One critical part of that transformation consists of the discovery of the infinite within. As Leo Tolstoy noted in his masterpiece on this subject “The Kingdom of God Is Within You” there is infinite spiritual depth, infinite intellectual and artistic potential within us, within a blade of grass. Such a spiritual and philosophical understanding of human experience is essential to moving beyond our self-destructive current culture and learning how to control technologies, rather than have technology control us.  

The importance of the humanities goes beyond philosophy. We must create a community in which all citizens can fully express themselves and live deep, meaningful and fulfilling lives without ever feeling a need to do something that requires fossil fuels. Humans did it four tens of thousands of years before. They may have suffered as a result of the lack of modern medicine and they may have been malnourished, but we should not assume their experiences were less spiritually and intellectually.

Odd though it may seem to people whose brains have been rewired by computers and the internet to respond to instant messages, it is possible for you to spend months reading books, writing letters, painting and sketching, exercising, playing music or dancing without employing a single drop of petroleum. Moreover, your memory will improve and you will find it easier to keep track of complex issues in your head as a result. Making things with your hands from clay or wood gives a concrete quality to experience that is effective in addressing the alienation in our society.

 The return of art, literature, and the public debate will greatly improve the state of our society and make us better equipped to respond to climate change. It is hard to imagine such a shift, but within FFF communities we can start the revolution.


These fossil fuel free communities require a deep personal commitment. Like members of alcoholics anonymous, we must pledge never to use fossil fuels and support each other so that we do not fall back to our old habit. We must feel a sense of shame, and we should spread that sense of shame broadly. Every time you use fossil fuels to warm your water, you should think that you are killing off children in Chad. Every time you throw away a plastic spoon, you should feel as if you are dumping raw crude oil in the ocean.


Restoring the culture of modesty and frugality that has made up much of human history is critical for our future. That will be part of our education programs, our media programs and our approach to evaluating human progress. We must reject the standards by which we have analyzed the world for over a hundred years.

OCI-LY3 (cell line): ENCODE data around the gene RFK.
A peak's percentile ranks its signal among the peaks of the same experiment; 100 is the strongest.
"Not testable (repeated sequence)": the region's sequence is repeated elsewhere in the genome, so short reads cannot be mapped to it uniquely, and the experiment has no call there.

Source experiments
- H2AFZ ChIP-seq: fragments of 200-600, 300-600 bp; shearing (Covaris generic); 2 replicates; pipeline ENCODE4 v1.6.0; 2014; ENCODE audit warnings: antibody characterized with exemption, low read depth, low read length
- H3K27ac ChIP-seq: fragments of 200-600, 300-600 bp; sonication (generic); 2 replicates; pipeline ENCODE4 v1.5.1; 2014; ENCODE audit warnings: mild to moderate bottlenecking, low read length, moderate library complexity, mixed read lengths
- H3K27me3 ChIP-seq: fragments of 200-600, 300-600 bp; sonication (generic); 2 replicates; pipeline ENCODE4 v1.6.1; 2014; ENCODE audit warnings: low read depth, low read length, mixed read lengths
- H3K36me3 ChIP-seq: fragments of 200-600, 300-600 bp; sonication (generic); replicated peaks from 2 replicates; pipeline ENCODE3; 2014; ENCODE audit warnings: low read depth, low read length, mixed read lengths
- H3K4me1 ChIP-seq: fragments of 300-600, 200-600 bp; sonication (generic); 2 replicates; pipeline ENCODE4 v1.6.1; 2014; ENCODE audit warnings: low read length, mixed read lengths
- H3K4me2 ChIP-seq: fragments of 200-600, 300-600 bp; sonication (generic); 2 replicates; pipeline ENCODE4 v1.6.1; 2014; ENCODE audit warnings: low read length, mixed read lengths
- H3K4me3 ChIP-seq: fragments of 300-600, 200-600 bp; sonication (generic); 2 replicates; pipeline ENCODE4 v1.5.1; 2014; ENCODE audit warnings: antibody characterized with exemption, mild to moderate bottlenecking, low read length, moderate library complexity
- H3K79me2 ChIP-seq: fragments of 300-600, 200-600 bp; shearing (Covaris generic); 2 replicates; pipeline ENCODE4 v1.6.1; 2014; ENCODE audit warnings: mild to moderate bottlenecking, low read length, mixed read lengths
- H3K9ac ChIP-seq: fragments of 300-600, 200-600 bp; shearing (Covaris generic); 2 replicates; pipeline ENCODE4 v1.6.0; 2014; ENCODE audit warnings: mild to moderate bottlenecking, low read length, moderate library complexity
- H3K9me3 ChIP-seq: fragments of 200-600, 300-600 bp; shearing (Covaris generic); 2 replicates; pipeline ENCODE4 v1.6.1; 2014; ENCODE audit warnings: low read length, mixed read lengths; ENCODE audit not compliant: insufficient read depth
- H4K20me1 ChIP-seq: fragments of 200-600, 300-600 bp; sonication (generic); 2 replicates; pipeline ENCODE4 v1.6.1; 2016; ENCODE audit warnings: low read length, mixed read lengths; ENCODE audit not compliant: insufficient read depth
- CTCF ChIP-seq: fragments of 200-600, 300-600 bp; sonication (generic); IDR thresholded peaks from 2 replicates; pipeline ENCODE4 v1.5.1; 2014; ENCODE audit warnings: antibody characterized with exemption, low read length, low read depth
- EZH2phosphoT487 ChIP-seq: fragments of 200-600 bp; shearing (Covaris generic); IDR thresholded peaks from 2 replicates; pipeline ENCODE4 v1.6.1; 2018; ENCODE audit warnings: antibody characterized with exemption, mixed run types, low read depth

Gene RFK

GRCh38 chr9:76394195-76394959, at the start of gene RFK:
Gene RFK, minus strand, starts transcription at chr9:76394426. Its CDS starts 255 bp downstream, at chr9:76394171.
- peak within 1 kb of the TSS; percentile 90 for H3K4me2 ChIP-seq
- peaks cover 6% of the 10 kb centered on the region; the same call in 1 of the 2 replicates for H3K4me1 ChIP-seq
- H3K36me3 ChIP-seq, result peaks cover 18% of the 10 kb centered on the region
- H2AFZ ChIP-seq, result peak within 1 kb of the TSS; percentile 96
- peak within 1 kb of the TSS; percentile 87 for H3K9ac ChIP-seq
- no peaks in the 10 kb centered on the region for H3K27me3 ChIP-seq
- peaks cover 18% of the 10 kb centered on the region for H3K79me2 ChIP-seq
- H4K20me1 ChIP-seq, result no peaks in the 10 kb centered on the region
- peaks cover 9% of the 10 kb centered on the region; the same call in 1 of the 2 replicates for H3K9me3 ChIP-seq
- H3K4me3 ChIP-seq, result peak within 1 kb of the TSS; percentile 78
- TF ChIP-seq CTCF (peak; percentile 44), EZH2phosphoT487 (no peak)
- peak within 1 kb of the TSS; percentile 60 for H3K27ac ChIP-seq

Shame must be a part of that education. Every citizen must think about all the energy and the suffering that went into every drop of petroleum, the pollution and contamination that is behind every bite of processed food, and also the damage done by every little piece of plastic we through away, every piece of fish we waste.

Education about climate change should begin today, not for those who are reading this article, but for those who live in blissful ignorance, or who have been denied educations altogether. We must work outside of our FFF communities to tell every single citizen what is happening to the climate and what needs to be done. We need to think that we are competing against the commercial media that seeks to lull citizens to sleep and render them as harmless consumers. We must, by contrast, must meet them on the street with posters and other readily understood materials to tell them what is going on in terms they can understand. We must go door to door in every neighborhood and tell them the truth and invite them to join us.

We must not make the mistake of assuming that climate change is an issue for the upper middle class, or for progressives. We must seek out working class people, conservative Christians, everyone, and tell them how climate change impacts them.

More importantly, we must make it clear that those who commit to join the campaign against climate change are our friends. We do not want people to just show up for an event, just vote for a candidate. If they are willing to walk with us, and work with us, we will help them for a lifetime. If we have better educations, better connections, we will commit to helping their families, to looking out for their interests, if they join us. It is that sense of community, of a true contract, that is at the core of a political movement that will last for decades.



“重新考虑东北亚的真正危机” 多维新闻



2019年 10月 8日











世界正在深受气候危机的困扰——瑞典女孩葛莉塔·桑博格(Greta Thunberg)感人至深的演讲将这一问题推到了风口浪尖。无数心怀热忱的年轻人都曾呼吁为了让人类免遭气候灾难之害而彻底改变全世界的经济、政治和文化模式。他们知道,倘若坐视不理,承受可怕后果的将是他们自己。









Strike DC for Climate Justice (Sept. 23, 2019)

It was no simple matter dragging myself to McPherson Square at 7:30 AM today to participate in the Extinction Rebellion part of today’s STrike DC for Climate Justice. But when I saw the eighty or so dedicated people who were there, I was inspired. One really needs people around one who are committed in order to feel the real confidence to set out on a difficult task. We blocked several intersections and distributed leaflets to the drivers who were forced to wait. The police were relatively understanding and helpful and there were plenty of people who went out of their way to help us.